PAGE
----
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Tuesday, May 12, 2015

Is National Unity Government Possible?



Yuba Nath Lamsal
Nepal has been deeply shattered and shocked by the devastated earthquake that struck the country on April 25. The magnitude of the earthquake was 7.9 in the Richter scale with epicenter in Barpak village of Gorkha district. But there are still debates on the magnitude of the April 25 earthquake. National Seismological Center has recorded it 7.6 in the Richter scale, western media call it of 7.8 and 7.9 magnitude , while Chinese media have termed  the April 25 earthquake of the magnitude of 8.1 in the Richter scale. Whatever the debate on its magnitude, the earthquake was powerful and massive, which has caused colossal damage to Nepal in terms of both collateral as well as psychological level.
Even almost three weeks after the first powerful quake hit, fear has not disappeared from the mind of the people. It is because aftershocks continue to hit. Since then hundreds of smaller tremors have been felt. The earthquake killed more than 8000 people, injured over 15000 while damaging private and public property worth billions of rupees.
 The collateral damage is huge and huge resources are needed to repair, renovate and reconstruct. But commitment and determination is more important than the resources as the country may not be able to cope with such a large scale national catastrophe in a easy manner that the people in the government are thinking.  In the helms of affairs at present are the Nepali Congress and the CPN-UML. And these two parties need to be more serious and responsible to take all political forces along to collectively face the disaster and its aftermath.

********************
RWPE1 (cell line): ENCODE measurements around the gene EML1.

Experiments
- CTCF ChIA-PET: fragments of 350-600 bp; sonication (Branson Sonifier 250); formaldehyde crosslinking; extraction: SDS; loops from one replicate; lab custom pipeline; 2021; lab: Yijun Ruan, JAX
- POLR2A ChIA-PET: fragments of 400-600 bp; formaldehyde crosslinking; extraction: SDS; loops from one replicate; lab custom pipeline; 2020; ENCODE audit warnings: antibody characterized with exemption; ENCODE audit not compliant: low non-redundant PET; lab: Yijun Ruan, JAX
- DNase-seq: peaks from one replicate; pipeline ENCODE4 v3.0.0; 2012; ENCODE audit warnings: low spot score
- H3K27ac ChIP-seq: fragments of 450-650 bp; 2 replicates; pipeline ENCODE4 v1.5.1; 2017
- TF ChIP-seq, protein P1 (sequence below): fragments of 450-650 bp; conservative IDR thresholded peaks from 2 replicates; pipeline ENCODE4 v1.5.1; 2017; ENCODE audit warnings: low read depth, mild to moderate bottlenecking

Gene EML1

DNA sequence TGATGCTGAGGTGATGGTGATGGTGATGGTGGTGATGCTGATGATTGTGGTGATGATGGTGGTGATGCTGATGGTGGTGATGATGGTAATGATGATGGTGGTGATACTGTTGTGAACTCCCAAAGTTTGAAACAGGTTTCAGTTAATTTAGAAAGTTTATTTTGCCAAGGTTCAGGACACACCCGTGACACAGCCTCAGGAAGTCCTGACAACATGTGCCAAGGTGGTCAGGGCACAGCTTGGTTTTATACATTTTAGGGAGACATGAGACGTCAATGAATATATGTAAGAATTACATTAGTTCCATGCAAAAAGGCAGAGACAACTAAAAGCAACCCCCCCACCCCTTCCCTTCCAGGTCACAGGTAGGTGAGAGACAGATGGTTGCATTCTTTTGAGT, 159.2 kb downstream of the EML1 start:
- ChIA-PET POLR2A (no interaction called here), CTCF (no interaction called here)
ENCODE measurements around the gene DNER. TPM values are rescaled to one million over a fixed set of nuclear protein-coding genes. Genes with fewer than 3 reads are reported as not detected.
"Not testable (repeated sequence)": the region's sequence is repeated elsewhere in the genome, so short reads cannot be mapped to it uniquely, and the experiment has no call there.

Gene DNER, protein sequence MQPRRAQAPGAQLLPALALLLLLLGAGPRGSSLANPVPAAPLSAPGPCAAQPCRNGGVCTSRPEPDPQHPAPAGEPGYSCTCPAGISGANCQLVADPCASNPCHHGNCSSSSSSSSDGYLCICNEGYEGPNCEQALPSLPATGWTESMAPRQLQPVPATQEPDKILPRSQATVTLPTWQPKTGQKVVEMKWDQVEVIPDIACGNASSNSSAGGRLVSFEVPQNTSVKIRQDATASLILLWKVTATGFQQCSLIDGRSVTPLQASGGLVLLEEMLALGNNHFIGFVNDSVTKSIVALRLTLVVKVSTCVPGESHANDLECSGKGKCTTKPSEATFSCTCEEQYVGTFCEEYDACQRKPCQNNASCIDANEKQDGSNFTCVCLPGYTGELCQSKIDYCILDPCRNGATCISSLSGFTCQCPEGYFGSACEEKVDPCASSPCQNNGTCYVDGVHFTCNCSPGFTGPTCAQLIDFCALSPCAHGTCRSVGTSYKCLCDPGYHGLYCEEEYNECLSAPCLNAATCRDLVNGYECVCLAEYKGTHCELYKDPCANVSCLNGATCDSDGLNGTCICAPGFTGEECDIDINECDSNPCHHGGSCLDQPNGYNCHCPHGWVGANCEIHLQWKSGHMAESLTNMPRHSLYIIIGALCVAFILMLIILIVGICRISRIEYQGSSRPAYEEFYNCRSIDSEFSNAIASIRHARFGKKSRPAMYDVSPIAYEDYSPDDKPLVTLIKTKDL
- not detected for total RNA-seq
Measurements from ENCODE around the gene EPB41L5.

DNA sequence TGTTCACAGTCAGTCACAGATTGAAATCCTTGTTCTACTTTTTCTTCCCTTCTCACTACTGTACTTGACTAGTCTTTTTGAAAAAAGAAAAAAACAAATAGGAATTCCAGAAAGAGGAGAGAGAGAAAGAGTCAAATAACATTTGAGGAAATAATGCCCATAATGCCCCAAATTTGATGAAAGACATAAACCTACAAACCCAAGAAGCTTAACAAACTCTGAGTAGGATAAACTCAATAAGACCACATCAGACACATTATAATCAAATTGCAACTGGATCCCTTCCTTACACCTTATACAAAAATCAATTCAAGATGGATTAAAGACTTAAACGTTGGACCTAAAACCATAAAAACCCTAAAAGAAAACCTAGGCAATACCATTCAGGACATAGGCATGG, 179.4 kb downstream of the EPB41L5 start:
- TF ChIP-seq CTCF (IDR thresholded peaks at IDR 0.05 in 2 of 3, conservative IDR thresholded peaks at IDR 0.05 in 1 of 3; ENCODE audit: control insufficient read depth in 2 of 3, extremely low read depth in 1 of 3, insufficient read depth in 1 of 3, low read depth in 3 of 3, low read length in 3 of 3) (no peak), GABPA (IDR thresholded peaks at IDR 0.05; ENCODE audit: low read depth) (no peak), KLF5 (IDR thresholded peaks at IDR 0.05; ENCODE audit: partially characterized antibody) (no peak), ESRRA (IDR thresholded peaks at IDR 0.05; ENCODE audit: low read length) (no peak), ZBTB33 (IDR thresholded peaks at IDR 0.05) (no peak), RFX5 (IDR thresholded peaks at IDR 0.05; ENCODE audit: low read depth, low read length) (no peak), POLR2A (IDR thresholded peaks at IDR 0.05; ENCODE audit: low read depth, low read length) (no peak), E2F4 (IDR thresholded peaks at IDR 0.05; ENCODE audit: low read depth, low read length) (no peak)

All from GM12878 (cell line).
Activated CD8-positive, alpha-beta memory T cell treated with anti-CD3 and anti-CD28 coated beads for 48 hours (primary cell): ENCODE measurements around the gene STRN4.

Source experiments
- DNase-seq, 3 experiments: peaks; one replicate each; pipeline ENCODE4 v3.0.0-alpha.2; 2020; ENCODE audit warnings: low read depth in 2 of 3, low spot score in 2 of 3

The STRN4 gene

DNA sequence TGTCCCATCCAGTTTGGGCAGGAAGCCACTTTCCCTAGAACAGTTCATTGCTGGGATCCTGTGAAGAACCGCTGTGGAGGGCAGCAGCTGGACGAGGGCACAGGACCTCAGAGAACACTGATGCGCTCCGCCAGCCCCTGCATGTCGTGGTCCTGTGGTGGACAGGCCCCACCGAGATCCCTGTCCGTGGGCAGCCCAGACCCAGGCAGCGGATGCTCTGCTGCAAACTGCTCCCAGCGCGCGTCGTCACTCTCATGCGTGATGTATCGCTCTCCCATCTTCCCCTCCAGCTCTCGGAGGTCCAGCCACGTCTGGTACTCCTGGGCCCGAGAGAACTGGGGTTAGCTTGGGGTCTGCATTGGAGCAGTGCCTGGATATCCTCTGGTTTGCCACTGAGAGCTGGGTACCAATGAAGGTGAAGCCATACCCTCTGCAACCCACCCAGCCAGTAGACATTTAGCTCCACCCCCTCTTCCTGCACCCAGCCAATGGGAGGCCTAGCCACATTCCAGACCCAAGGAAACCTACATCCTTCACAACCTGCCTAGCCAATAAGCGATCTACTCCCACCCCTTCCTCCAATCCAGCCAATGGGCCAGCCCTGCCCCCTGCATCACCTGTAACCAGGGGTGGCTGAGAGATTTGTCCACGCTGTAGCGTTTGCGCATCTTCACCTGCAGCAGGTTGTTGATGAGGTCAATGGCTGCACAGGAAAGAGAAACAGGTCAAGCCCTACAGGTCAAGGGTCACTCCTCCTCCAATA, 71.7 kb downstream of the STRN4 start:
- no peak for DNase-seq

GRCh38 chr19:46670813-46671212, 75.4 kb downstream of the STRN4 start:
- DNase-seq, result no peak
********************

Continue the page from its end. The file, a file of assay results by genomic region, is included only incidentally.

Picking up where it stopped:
But the bigger impact is its psychological damage that has deeply seated in the mind of Nepalese people.  People are still fearful and are even afraid to live peacefully within their safe house. Many are still in tents in the open space. We can see hundreds of tents in Tundikhel, Basantapur and several other open places. Most people have lost something.   Some have lost family members, some relatives and loved ones, some friends in the earthquake. There are very few lucky ones in Kathmandu and other 29 earthquake hit districts whose houses have not been damaged. Many houses have been totally flattened while most of the houses have suffered partial damage requiring heavy repair.
 People’s confidence has shaken. Given the colossal physical and psychological damage, it will take years to overcome this crisis. Perhaps, bold and more responsible actions on the part of the government in perfect collaboration with the international community are needed at this time of national crisis. The Nepal Government has promised to rebuild earthquake ravaged buildings and infrastructures within two years. But it remains to be seen whether it will be able to instill optimism and confidence in people as they are mentally and psychologically ravaged and traumatized. Given the early symptoms, the government lacks that zeal and enthusiasm to tackle this crisis in a way Nepalese people and international community are expecting.
There seems to be trust-gap between Nepal government and the international community. The international community has pledged assistance to help earthquake victims and reconstruction. But they are reluctant to release the fund as they are not confident of its proper utilization in an effective and transparent manner. They suspect looming corruption in the relief distribution as there are already complaints of patronizing in relief distribution by people in power. There are reports that needy people especially in villages have not received the relief materials while some powerful leaders are siphoned funds and relief materials to their own constituencies. At this time of national crisis, leaders must rise above their constituency politics and make sure that the genuine victims and needy people get the relief in time and in adequate manner.